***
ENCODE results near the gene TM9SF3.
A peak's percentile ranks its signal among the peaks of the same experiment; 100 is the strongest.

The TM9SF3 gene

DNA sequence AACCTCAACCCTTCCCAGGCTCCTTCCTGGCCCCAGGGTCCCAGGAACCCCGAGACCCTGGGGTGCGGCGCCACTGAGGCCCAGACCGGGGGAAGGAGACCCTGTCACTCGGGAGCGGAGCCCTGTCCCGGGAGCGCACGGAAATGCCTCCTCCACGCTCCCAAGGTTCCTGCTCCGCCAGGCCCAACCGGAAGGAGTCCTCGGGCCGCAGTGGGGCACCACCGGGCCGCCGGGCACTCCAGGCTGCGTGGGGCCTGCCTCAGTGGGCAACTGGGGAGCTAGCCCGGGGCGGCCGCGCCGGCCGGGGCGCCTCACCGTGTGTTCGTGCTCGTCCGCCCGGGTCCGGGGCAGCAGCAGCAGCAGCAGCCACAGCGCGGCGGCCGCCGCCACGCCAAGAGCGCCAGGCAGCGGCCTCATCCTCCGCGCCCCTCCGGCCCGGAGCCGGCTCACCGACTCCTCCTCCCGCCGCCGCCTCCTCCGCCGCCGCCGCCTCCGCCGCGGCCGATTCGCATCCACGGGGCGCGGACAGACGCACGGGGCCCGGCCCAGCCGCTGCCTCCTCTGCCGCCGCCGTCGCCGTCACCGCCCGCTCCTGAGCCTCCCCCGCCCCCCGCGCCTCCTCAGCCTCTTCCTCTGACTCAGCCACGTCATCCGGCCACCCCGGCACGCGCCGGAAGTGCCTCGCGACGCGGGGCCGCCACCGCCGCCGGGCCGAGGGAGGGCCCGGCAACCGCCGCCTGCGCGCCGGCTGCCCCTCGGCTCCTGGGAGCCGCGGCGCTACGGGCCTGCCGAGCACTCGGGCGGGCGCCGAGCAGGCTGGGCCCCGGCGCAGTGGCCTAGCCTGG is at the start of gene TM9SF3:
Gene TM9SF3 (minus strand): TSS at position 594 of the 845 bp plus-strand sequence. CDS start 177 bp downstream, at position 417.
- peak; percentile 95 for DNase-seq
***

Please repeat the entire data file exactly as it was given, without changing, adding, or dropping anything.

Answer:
ENCODE results near the gene TM9SF3.
A peak's percentile ranks its signal among the peaks of the same experiment; 100 is the strongest.

The TM9SF3 gene

DNA sequence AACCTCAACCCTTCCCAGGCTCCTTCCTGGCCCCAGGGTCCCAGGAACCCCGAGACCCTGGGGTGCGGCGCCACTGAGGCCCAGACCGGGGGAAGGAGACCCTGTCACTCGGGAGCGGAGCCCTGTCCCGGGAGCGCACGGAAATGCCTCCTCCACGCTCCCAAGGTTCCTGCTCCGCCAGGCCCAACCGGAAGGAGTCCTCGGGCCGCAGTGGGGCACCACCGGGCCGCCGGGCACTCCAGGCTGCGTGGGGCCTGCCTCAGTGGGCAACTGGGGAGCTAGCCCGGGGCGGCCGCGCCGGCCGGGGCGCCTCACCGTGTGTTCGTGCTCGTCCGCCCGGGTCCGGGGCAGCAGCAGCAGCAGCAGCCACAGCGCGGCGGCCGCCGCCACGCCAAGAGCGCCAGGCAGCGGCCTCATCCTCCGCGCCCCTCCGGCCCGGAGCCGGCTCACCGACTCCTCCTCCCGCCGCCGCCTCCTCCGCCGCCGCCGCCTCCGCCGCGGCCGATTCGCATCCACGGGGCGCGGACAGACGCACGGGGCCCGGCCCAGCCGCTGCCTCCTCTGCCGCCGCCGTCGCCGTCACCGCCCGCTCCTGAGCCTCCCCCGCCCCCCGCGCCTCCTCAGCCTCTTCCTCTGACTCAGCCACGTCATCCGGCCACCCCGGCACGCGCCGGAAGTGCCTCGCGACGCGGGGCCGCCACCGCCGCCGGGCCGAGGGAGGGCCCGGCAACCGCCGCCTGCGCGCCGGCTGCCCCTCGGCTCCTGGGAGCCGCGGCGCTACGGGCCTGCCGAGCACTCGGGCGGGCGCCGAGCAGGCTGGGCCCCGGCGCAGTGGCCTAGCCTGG is at the start of gene TM9SF3:
Gene TM9SF3 (minus strand): TSS at position 594 of the 845 bp plus-strand sequence. CDS start 177 bp downstream, at position 417.
- peak; percentile 95 for DNase-seq